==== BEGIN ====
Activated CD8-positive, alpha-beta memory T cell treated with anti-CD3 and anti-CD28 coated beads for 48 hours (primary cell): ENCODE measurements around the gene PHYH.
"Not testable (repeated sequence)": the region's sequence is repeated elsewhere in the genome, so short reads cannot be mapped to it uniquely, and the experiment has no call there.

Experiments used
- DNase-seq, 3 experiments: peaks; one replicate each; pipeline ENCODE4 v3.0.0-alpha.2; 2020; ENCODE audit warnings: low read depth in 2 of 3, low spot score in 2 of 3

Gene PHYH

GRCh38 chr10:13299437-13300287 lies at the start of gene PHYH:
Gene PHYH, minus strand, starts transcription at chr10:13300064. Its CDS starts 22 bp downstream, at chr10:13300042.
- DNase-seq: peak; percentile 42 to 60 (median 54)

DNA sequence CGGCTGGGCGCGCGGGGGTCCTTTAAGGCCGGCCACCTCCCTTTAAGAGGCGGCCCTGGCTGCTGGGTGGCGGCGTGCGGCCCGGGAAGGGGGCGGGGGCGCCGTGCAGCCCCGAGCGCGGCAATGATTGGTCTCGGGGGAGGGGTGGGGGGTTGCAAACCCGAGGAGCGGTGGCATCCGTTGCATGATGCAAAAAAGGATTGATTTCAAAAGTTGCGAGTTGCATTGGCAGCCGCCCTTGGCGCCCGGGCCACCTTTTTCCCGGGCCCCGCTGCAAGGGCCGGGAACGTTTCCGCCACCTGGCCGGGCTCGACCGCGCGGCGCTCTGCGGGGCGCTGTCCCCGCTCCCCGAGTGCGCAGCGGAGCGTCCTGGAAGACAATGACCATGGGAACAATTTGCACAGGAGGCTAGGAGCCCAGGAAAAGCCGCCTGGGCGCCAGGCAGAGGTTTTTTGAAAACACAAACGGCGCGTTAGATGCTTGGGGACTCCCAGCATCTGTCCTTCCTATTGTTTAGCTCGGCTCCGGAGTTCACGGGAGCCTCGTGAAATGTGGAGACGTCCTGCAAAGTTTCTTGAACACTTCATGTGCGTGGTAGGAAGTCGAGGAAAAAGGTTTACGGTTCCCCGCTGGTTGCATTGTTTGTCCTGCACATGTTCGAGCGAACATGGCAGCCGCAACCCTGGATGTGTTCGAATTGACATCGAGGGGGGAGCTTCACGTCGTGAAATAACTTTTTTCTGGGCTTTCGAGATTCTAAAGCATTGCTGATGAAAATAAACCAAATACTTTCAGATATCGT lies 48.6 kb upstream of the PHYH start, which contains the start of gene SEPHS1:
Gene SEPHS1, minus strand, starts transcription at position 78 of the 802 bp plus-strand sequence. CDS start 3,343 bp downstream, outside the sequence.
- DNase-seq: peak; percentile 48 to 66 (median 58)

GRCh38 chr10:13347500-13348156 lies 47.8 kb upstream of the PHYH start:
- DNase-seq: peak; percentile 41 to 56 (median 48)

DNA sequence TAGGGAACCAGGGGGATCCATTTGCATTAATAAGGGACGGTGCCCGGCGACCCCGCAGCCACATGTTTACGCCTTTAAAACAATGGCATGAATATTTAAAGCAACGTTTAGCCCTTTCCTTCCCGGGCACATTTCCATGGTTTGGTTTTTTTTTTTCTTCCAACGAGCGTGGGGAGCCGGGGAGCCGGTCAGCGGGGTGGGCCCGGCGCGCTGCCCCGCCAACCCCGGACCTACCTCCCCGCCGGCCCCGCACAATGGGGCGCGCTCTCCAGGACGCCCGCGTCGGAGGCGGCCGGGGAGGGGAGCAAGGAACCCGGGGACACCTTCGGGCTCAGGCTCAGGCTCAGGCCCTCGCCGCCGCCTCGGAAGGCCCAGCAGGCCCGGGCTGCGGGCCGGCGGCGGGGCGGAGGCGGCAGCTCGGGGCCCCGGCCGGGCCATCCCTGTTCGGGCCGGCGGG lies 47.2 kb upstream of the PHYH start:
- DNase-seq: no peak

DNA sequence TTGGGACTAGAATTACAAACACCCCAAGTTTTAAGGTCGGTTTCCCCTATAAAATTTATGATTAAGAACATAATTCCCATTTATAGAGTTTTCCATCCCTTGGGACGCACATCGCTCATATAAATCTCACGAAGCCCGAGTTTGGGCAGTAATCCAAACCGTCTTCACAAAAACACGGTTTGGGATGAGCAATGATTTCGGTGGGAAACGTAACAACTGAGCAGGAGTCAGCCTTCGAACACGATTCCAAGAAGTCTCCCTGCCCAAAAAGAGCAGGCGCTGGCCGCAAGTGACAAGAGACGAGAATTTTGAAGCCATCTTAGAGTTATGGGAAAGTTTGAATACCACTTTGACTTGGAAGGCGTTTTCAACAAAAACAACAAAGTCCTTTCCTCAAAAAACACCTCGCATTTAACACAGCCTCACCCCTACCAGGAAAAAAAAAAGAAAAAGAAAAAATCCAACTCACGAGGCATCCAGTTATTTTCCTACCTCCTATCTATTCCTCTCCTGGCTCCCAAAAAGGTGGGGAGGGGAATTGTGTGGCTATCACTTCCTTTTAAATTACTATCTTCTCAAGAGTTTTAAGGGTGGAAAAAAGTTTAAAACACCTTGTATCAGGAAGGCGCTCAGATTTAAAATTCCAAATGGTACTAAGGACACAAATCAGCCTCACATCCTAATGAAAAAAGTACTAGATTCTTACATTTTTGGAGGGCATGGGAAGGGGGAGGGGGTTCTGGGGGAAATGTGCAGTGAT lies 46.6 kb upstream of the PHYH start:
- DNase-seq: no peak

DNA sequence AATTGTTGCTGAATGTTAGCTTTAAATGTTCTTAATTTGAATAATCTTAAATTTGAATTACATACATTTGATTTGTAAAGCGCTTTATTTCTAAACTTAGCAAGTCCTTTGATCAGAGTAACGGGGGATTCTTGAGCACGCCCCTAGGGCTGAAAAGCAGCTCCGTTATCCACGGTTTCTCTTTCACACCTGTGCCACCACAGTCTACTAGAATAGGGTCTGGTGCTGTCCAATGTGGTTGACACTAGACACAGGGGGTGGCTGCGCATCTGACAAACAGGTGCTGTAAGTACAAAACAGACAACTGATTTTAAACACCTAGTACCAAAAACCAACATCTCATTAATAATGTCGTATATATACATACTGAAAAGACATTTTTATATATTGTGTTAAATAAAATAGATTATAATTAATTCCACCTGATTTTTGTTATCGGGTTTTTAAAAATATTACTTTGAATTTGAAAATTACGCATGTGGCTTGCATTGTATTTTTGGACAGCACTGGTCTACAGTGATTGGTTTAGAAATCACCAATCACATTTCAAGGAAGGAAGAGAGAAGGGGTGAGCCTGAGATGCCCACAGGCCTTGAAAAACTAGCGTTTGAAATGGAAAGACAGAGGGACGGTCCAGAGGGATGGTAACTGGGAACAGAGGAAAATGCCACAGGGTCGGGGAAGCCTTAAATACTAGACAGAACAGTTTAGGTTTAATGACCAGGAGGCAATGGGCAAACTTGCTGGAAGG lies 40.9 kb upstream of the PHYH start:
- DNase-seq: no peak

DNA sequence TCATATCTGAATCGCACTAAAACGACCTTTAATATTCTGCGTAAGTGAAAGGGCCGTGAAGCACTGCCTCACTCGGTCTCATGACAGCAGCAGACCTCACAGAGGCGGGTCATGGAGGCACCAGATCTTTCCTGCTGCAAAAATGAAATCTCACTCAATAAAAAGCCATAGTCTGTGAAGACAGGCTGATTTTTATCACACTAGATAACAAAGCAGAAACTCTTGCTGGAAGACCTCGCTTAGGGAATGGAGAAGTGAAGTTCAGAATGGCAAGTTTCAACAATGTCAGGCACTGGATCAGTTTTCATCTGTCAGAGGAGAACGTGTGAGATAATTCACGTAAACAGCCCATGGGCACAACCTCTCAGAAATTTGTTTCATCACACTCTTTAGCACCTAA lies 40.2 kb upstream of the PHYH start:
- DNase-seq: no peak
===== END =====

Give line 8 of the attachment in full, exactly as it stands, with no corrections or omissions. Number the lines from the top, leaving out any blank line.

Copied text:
- DNase-seq: peak; percentile 42 to 60 (median 54)